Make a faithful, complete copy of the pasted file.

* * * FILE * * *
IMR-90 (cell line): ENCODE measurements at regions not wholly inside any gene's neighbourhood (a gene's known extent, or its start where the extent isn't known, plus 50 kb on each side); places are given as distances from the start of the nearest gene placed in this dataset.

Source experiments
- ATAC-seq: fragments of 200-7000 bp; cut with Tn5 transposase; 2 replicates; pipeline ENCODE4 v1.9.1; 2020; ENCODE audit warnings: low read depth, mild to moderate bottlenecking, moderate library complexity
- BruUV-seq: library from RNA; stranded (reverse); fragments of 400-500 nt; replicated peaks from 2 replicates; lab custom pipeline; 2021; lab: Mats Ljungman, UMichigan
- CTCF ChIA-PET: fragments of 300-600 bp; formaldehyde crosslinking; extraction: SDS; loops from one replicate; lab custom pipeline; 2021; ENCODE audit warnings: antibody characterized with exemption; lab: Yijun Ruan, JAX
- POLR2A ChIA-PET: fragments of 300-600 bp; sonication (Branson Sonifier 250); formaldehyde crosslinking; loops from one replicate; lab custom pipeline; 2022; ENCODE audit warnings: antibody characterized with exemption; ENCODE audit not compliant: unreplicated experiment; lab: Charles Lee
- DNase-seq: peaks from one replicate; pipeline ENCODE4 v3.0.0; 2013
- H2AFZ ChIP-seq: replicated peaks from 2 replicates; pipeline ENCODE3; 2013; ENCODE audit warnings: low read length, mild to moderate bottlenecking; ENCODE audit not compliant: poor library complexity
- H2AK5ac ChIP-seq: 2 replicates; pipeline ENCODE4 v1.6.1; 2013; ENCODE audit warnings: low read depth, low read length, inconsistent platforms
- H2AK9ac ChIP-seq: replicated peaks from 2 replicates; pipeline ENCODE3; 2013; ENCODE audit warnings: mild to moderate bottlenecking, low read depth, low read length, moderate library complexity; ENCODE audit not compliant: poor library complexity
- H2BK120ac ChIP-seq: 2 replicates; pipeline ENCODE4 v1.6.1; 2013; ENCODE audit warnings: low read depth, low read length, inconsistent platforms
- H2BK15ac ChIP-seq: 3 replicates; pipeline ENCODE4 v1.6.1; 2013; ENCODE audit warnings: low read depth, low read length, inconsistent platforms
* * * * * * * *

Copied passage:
IMR-90 (cell line): ENCODE measurements at regions not wholly inside any gene's neighbourhood (a gene's known extent, or its start where the extent isn't known, plus 50 kb on each side); places are given as distances from the start of the nearest gene placed in this dataset.

Source experiments
- ATAC-seq: fragments of 200-7000 bp; cut with Tn5 transposase; 2 replicates; pipeline ENCODE4 v1.9.1; 2020; ENCODE audit warnings: low read depth, mild to moderate bottlenecking, moderate library complexity
- BruUV-seq: library from RNA; stranded (reverse); fragments of 400-500 nt; replicated peaks from 2 replicates; lab custom pipeline; 2021; lab: Mats Ljungman, UMichigan
- CTCF ChIA-PET: fragments of 300-600 bp; formaldehyde crosslinking; extraction: SDS; loops from one replicate; lab custom pipeline; 2021; ENCODE audit warnings: antibody characterized with exemption; lab: Yijun Ruan, JAX
- POLR2A ChIA-PET: fragments of 300-600 bp; sonication (Branson Sonifier 250); formaldehyde crosslinking; loops from one replicate; lab custom pipeline; 2022; ENCODE audit warnings: antibody characterized with exemption; ENCODE audit not compliant: unreplicated experiment; lab: Charles Lee
- DNase-seq: peaks from one replicate; pipeline ENCODE4 v3.0.0; 2013
- H2AFZ ChIP-seq: replicated peaks from 2 replicates; pipeline ENCODE3; 2013; ENCODE audit warnings: low read length, mild to moderate bottlenecking; ENCODE audit not compliant: poor library complexity
- H2AK5ac ChIP-seq: 2 replicates; pipeline ENCODE4 v1.6.1; 2013; ENCODE audit warnings: low read depth, low read length, inconsistent platforms
- H2AK9ac ChIP-seq: replicated peaks from 2 replicates; pipeline ENCODE3; 2013; ENCODE audit warnings: mild to moderate bottlenecking, low read depth, low read length, moderate library complexity; ENCODE audit not compliant: poor library complexity
- H2BK120ac ChIP-seq: 2 replicates; pipeline ENCODE4 v1.6.1; 2013; ENCODE audit warnings: low read depth, low read length, inconsistent platforms
- H2BK15ac ChIP-seq: 3 replicates; pipeline ENCODE4 v1.6.1; 2013; ENCODE audit warnings: low read depth, low read length, inconsistent platforms